In the most recent issue of the journal Early Christianity (vol. 9, 2018), I have an article that bears on one of the classic “problems” of New Testament interpretation. I’ve given some background on the issues in previous posts here and here. So finally, here is the abstract of the article:
“As part of the efforts of the Bodmer Lab to digitize and catalog the ancient papyrus and parchment items at the Fondation Martin Bodmer, I have recently had occasion to thoroughly re-examine the published data about the construction of P.Bodm. 2 (LDAB 2777), the well known papyrus codex containing the Gospel according to John in Greek.2 In the course of this reassessment, some previously overlooked features of the codex came to light. To summarize as concisely as possible: I found that one fragmentary page of P.Bodm. 2 (page 149, a codicological recto) appears to have an unusually small amount of text and an unusually large lower margin. This page also happens to contain the conclusion to chapter 20 of John’s Gospel. Chapter 21 begins at the top of the next page (page 150, a codicological verso), which contains a more normal amount of text and has a more normal lower margin. It has for some time been recognized that the copyist of P.Bodm. 2 made an initial copy of an exemplar and then adjusted and corrected the copied text against a different exemplar with different textual affinities. This paper raises the possibility that the first exemplar of P.Bodm. 2 lacked chapter 21. If this hypothesis is correct, P.Bodm. 2 would provide the first piece of material evidence for the circulation of a copy of the Gospel according to John that ended after chapter 20.”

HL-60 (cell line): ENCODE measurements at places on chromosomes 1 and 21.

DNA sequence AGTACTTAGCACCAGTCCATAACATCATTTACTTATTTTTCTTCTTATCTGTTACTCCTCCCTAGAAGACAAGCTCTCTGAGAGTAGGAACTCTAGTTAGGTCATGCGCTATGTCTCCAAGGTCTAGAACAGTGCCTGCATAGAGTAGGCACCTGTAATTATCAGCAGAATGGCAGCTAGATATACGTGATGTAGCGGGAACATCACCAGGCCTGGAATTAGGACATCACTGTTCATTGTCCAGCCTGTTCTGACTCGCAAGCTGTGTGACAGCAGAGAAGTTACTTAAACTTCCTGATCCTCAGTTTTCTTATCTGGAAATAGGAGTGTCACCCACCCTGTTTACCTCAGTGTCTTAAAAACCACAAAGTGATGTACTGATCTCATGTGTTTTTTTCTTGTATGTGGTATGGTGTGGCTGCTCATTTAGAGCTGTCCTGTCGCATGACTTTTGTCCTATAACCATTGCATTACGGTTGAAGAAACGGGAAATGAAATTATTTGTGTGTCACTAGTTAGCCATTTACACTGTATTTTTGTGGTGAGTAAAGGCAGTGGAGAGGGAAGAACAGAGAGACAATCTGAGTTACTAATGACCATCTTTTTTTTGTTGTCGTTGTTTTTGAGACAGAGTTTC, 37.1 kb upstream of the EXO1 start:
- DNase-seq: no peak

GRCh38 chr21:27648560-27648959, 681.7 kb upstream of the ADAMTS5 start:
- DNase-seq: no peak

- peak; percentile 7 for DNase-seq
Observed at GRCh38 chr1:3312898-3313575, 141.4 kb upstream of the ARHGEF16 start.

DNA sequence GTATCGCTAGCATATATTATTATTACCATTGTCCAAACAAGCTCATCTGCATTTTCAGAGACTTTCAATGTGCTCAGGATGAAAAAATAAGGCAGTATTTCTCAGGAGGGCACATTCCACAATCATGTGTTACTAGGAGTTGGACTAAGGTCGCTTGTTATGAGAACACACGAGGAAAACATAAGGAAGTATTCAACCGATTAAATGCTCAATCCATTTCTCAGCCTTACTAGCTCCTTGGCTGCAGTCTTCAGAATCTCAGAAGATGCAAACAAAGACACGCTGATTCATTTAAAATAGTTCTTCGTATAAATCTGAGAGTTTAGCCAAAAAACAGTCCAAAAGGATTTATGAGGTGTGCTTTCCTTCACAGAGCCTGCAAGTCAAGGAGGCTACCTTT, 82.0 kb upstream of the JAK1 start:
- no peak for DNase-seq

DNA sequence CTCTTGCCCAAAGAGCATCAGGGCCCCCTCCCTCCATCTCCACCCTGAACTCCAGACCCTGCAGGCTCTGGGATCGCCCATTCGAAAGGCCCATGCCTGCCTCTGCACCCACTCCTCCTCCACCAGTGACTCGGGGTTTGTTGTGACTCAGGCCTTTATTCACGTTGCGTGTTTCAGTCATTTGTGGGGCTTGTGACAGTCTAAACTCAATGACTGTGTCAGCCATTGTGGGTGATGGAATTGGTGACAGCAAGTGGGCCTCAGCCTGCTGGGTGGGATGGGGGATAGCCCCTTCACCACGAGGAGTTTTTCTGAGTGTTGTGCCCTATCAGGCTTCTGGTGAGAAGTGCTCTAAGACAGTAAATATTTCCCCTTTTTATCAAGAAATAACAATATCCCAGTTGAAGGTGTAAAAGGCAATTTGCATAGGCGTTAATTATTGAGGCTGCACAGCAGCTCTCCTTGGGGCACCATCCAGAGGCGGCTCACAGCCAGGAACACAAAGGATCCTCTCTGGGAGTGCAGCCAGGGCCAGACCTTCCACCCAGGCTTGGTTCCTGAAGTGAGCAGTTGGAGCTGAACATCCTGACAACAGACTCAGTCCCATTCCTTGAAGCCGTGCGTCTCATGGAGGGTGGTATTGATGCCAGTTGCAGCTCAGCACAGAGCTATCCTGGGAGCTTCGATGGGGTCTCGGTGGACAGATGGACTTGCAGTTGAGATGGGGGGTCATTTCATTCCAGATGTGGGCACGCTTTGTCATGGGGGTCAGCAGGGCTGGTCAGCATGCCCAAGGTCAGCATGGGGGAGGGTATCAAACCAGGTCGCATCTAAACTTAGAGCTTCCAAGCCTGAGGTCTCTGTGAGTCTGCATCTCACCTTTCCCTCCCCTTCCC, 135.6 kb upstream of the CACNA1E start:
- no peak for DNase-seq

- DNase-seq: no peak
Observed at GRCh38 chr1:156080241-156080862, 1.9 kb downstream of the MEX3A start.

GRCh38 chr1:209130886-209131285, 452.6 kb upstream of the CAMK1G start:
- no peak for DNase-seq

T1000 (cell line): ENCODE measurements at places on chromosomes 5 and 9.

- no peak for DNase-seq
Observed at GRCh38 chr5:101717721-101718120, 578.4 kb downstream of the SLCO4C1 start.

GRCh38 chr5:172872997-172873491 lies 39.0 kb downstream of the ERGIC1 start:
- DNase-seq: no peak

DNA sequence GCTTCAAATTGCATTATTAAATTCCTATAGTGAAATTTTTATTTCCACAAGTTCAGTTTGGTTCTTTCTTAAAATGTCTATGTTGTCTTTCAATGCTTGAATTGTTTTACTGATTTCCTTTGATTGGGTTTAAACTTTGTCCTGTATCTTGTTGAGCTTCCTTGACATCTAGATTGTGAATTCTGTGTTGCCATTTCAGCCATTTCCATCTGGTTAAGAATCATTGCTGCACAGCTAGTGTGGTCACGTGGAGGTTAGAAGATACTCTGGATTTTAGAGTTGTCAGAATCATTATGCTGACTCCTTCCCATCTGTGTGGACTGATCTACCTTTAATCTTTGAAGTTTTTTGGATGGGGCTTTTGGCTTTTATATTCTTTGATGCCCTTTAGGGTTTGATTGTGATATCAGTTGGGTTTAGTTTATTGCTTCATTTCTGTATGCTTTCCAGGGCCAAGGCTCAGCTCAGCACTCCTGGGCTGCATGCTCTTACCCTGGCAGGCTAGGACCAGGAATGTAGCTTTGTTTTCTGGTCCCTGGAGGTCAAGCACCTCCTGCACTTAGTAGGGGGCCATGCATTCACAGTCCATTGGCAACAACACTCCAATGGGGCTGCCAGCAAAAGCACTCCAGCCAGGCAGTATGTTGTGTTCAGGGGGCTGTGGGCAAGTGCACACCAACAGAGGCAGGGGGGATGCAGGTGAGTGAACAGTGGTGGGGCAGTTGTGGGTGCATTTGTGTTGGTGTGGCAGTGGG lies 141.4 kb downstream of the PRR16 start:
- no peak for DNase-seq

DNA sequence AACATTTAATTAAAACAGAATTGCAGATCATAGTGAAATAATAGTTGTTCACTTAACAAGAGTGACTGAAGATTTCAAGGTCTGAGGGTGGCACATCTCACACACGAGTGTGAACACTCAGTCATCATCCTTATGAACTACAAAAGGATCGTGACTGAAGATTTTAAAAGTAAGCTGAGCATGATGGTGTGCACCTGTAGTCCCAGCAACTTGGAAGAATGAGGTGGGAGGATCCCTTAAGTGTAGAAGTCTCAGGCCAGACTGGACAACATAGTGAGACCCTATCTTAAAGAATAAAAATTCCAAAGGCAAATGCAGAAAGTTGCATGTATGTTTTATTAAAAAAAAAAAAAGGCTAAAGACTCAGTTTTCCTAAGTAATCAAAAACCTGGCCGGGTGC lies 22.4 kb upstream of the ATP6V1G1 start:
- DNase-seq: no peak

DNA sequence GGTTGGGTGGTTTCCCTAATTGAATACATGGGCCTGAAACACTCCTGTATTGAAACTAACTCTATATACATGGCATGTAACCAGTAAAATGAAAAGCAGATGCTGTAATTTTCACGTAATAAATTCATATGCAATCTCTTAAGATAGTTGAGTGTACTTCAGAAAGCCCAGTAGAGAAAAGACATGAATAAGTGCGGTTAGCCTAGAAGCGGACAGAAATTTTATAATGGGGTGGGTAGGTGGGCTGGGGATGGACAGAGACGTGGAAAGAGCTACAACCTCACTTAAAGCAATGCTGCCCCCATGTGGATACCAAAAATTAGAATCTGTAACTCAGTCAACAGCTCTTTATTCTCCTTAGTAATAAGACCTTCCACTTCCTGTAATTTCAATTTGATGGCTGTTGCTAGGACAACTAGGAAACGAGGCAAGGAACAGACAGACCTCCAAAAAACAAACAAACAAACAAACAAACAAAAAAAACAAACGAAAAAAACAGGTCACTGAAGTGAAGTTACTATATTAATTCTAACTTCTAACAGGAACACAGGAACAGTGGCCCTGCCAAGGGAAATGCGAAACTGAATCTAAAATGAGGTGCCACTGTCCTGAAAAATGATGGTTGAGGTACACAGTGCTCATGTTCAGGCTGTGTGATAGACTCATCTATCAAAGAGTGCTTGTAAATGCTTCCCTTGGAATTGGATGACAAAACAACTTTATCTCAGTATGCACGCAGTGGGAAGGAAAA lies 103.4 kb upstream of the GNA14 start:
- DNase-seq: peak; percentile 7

As I note in the abstract, what set me down the road to writing this article was the realization that the page containing the end of John 20 had significantly fewer letters than other pages in this part of the codex. And then there was the interesting coincidence of the page break between chapters 20 and 21, which is not a normal practice in this codex.
I then also noticed that page 149 with the end of John 20 also had an unusually large lower margin relative to other pages in this section of the codex:
The argument of the article is based on a lot of technical data (measurements of margins of pages, average number of letters per page, etc.). To see all the data that actually makes up the argument, you’ll have to refer to the article, which contains a few appendices and a fairly detailed discussion of the quire structure of the codex.
The idea that one of the exemplars used by the copyist ended after chapter 20 is admittedly speculative, but the large space between the last line of text on page 149 and the bottom of the page really does seem to require some kind of explanation.
UPDATE 10 December 2018: See the better suggested explanation by Ryan Kaufman.